August 12, 2015 4:00 pm
Updated: August 13, 2015 5:36 pm

Tories lead on the economy, NDP on health care, cost of living: poll

Liberal leader Justin Trudeau, Green Party leader Elizabeth May and New Democratic Party leader Thomas Mulcair listen as Conservative Leader Stephen Harper take part in the first leaders debate Thursday, August 6, 2015 in Toronto.


It’s the economy, stupid. But which aspect of the economy could determine who wins the election.

According to an Ipsos poll conducted for Global News, the federal Conservatives are considered most competent on big-picture economic management. But the NDP has won voters’ confidence when it comes to tackling the cost of living.

READ MORE: Election economics cheat sheet

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While the Tories and NDP alternate dominance on a host of issues, the Liberals are nowhere to be seen.

“We don’t really see the Liberals popping on any of the issues,” said Ipsos CEO Darrell Bricker.

“The Liberal party’s had a little bit of trouble, clearly, establishing their identity for voters.

“That doesn’t mean it won’t happen. There’s a long way to go.”

The plurality of those polled favoured the Tories on managing the economy, keeping taxes low, dealing with the so-called Islamic State and crime.

The NDP are in the lead when it comes to health care, child care, the cost of living, retirement, helping small businesses and climate change. Even when it comes to dealing with the Senate, the NDP squeaks out ahead.

The two are tied when it comes to creating jobs.


It’s interesting, Bricker noted, that the Tories are still seen as the most trustworthy economic stewards given that the opposition parties have been hammering their record.

“As it starts to look really rocky for people, do they blame the government or do they say, ‘Actually, these are the only people who know how to deal with this situation.'”

By far the Conservatives’ biggest advantage is when it comes to fighting terrorism: They’re a good 31 percentage points ahead of the other parties on that score.

But the Islamic State isn’t top of mind for many voters: Only 38.9 per cent identified it as an “absolutely crucial” issue.

The Tories need to either make terror the most important issue of the campaign, Bricker said, or widen their lead on managing the economy, which is deemed crucial by a far higher percentage of respondents.

aug 12 ipsos poll - issue importance

The challenge for the NDP, Bricker said, is framing the economic question in more micro terms, and appealing to the day-to-day struggles of Canadians.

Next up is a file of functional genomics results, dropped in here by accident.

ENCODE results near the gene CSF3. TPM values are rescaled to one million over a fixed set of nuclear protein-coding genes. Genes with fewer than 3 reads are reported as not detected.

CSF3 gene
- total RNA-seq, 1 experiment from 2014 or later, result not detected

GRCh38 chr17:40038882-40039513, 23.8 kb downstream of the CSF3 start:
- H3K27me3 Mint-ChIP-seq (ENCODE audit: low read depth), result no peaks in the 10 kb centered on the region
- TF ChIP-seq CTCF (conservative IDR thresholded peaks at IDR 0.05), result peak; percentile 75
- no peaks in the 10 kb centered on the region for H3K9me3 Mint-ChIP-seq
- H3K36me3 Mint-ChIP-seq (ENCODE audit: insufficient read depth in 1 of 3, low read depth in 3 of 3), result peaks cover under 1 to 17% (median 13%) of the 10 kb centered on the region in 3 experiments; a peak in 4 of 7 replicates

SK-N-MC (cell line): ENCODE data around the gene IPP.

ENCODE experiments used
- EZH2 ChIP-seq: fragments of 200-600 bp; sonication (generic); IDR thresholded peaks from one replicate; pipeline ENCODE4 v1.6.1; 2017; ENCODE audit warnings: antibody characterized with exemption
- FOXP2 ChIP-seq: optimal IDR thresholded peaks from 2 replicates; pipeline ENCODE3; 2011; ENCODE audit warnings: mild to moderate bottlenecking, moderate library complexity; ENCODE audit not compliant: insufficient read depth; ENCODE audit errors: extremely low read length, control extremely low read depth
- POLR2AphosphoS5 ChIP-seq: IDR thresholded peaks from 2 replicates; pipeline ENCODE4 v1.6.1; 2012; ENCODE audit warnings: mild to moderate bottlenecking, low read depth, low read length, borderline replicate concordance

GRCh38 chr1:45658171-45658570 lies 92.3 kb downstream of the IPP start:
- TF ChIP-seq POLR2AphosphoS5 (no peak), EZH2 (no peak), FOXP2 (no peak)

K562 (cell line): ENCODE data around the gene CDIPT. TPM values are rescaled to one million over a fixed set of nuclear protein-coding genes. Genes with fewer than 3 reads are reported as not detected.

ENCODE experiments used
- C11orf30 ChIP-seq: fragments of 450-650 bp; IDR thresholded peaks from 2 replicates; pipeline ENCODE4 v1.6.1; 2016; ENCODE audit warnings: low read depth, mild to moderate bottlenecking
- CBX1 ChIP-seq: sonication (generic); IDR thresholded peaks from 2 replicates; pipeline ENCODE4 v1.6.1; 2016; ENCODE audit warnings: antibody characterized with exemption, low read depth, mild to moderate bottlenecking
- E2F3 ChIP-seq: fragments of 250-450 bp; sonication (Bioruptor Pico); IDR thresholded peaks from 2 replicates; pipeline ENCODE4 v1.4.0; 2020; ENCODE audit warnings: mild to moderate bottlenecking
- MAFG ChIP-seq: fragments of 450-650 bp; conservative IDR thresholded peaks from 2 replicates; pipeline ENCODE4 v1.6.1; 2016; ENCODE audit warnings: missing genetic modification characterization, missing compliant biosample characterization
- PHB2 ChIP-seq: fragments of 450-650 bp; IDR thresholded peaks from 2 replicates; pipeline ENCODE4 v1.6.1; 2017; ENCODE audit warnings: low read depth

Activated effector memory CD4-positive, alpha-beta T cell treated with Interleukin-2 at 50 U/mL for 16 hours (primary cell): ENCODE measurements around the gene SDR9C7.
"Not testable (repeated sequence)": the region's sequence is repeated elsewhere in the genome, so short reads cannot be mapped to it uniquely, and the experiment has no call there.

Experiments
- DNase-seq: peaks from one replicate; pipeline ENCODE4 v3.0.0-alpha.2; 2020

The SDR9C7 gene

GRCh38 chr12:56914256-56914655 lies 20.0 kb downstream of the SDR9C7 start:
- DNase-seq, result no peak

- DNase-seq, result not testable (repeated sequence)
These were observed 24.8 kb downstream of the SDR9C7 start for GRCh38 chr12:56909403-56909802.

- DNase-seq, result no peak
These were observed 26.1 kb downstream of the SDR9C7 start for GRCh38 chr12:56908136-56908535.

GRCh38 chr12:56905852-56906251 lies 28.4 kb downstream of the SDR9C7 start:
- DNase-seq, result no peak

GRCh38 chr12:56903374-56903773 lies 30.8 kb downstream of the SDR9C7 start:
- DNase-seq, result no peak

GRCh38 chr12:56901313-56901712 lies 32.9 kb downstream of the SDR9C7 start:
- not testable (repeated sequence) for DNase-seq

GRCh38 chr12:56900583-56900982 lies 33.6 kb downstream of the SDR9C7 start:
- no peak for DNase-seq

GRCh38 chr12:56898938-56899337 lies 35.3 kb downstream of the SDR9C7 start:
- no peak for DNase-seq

The Liberals, in the meantime, have their work cut out for them in making an impression and owning issues.

Perhaps one of the most telling things about this poll is how little the past two weeks have shifted public perception of the parties.

“It’s reinforced opinions people already have,” Bricker said.

“There’s been a lot of sound and fury, signifying nothing.”

GALLERY: Click through to see how each party is doing, by issue and region

aug 12 ipsos poll - 416-905

Managing the economy in tough economic times38%28%27%2%Conservatives by 10
Addressing the problems facing Canada’s health system26%38%28%2%NDP by 10
Creating jobs32%32%29%2%CPC/NDP tie
Helping Canadians deal with the rising cost of living28%37%28%2%NDP by 9
Making sure our communities are safe from crime39%26%26%2%Conservatives by 13
Taking action on climate change21%42%30%2%NDP by 12
Making it easier for small businesses to be successful30%33%29%2%NDP by 3
Keeping my taxes low38%29%25%2%Conservatives by 9
Helping Canadians deal with and save for their retirement30%34%28%2%NDP by 4
Being committed to fighting terrorists like the Islamic State, or ISIL52%19%21%1%Conservatives by 31
Dealing with the Senate once and for all29%33%27%2%NDP by 4
Helping families deal with the cost of child care25%40%27%3%NDP By 13
Investing in Public Transit23%40%27%2%NDP by 13


Exclusive Global News Ipsos polls are protected by copyright. The information and/or data may only be rebroadcast or republished with full and proper credit and attribution to “Global News Ipsos.” This poll was conducted between August 7 and August 10, with a sample of 2,022 Canadians, from Ipsos’ online panel as well as by live-interview telephone. The poll reported above is accurate to within 2.5 percentage points 19 times out of 20.

See the detailed poll results:

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